Is Screen Calibration Important to Photographers These Days?


We heard discussions from both sides of the camp. The question is whether recent screen calibration is important. Having been in this business for over 14 years, I’ve seen the answers change over and over again. And, like reviews, there are technical and practical answers. Some people do not change their minds no matter what. And some photographers haven’t even cared about it. In 2022, the answer is a bit complicated. And we think the truth of the matter may change your mind.

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We have reviewed a number of screen calibrators in the past for your records.

Technically speaking, calibration is certainly important. However, it is even more important depending on the monitor you are using. The problem is very complicated. Take our website as an example. On Samsung’s curved display connected to your PC, it may look different from the iMac you’re using to write this blog post. But what I see on the 2019 iMac is similar to what Dan, Erin, Mark, Ferroz, Brittany, and Hillary see when they read my post. The reason is that we all use Apple devices. Most Apple devices have been tuned to look the same.

Well, in fact, let’s go further. Overall, iOS devices all look the same when uncalibrated. What you see on your computer is similar to what you see on your iPhone, but not exactly the same. A few months ago, review editor Hillary Grigonis found this when he challenged the staff. She tried to get us to tell us the difference between the images and understand which camera took which picture. On my phone, I thought one way. But on my iMac, I thought something completely different. You can imagine what you would think if you were using something like the HP Z Book.

This is something else we keep in mind:

  • In January, 66% of readers were using mobile devices.
  • Most of our users come to us from Android devices.
  • Most of our users, especially from the iPhone, are ubiquitous with Android phones.

This means that most people reading our website don’t do it on their desktops. Therefore, we are faithful to our philosophy of not worrying about pixel peeping. Pixel people are a small part of our readers. Aside from that detail, they all get a more or less the same viewing experience with slight differences.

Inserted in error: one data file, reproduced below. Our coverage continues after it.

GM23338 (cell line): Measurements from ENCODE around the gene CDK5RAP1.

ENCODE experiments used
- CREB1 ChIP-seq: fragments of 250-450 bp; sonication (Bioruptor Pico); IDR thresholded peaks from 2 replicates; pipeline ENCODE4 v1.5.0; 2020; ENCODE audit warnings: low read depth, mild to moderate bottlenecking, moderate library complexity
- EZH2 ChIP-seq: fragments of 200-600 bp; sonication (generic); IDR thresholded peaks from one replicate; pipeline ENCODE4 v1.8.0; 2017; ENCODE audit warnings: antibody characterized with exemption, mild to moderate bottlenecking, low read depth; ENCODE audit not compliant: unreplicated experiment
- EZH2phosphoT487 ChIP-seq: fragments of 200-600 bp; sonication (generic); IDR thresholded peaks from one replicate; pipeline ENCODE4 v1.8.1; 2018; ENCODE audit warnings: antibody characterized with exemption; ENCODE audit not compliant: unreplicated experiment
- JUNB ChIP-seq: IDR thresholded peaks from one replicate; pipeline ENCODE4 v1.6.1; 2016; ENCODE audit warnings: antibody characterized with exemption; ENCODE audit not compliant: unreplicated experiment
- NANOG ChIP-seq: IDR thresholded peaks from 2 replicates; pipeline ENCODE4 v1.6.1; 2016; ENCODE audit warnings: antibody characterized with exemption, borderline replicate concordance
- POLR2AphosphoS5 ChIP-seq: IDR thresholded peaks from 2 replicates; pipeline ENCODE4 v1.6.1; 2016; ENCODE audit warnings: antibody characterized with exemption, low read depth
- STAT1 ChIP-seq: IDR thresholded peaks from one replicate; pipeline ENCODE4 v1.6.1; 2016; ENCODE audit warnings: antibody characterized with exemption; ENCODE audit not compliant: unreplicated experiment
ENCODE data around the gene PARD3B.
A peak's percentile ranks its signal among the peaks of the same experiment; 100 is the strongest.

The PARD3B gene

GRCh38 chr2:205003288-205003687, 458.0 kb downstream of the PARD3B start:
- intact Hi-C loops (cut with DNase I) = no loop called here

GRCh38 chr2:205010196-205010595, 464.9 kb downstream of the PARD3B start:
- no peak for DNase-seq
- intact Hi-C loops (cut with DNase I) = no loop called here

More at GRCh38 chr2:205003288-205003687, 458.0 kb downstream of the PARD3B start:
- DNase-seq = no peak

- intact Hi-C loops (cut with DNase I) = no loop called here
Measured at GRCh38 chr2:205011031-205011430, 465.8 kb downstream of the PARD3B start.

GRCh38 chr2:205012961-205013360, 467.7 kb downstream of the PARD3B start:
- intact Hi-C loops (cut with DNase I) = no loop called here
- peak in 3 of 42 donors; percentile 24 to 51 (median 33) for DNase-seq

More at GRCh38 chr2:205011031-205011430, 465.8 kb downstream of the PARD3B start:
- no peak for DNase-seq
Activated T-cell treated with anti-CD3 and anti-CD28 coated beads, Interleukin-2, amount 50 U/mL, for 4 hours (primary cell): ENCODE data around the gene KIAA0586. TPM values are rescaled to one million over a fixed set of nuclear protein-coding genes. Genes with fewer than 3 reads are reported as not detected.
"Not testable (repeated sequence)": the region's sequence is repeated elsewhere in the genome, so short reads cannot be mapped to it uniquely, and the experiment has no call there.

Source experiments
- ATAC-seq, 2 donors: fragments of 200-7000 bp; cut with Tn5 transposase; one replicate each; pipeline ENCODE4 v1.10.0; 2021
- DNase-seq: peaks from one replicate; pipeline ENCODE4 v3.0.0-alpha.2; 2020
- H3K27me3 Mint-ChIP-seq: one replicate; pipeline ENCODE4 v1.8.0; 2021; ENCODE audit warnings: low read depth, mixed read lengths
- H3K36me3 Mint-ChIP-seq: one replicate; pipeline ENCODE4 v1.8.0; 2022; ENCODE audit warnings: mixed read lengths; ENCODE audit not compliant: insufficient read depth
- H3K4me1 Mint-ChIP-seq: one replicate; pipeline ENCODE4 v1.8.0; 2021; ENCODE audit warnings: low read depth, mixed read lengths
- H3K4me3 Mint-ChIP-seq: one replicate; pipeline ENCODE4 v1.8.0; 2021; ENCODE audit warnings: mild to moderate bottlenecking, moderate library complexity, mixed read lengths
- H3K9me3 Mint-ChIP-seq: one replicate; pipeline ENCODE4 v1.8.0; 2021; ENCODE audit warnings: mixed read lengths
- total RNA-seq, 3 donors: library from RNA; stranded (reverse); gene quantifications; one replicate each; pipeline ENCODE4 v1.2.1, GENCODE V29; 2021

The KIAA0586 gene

And what do you guess? None of us adjust our display. I stopped many years ago. It was too much trouble. To get the same viewing experience as I do, I need to submit an ICC profile. But if you can use almost the same profile that the manufacturer provided for your device, why bother?

Where this becomes more complicated (and attractive) comes with printing. But in the last few years, photo printers and computers have become better at sharing ICC profiles. At least that’s true for things like Apple devices and Canon printers. Epson printers are a little different. (You don’t have to worry about printing from your mobile phone to your Instax device.)

In reality, I don’t think screen adjustments are important anymore. Do you think every NY Times photographer is adjusting the display? What about all the photographers who work at Reuters? The truth is that they are not. The various screen-by-screen experiences these days are so common that they don’t make sense. It doesn’t really matter unless you’re using the cheapest display possible. But if you’re using the cheapest display possible, you probably don’t care too much about photography.

You can sit down and certainly get into many techniques. You can make some numbers look completely different from each other. But after all, consider practicality.


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